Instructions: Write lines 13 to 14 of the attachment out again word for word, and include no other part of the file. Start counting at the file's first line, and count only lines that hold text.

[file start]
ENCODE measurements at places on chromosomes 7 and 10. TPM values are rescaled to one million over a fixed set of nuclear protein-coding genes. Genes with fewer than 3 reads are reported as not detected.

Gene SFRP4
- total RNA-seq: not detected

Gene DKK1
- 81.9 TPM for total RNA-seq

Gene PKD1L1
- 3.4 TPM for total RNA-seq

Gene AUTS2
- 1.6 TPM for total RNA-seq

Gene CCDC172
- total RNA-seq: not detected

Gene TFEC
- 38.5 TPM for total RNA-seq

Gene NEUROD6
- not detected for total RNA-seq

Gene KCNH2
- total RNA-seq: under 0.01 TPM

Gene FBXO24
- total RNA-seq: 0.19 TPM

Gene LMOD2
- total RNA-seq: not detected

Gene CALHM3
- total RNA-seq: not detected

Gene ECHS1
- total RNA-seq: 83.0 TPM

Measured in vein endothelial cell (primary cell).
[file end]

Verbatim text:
- 38.5 TPM for total RNA-seq

Gene NEUROD6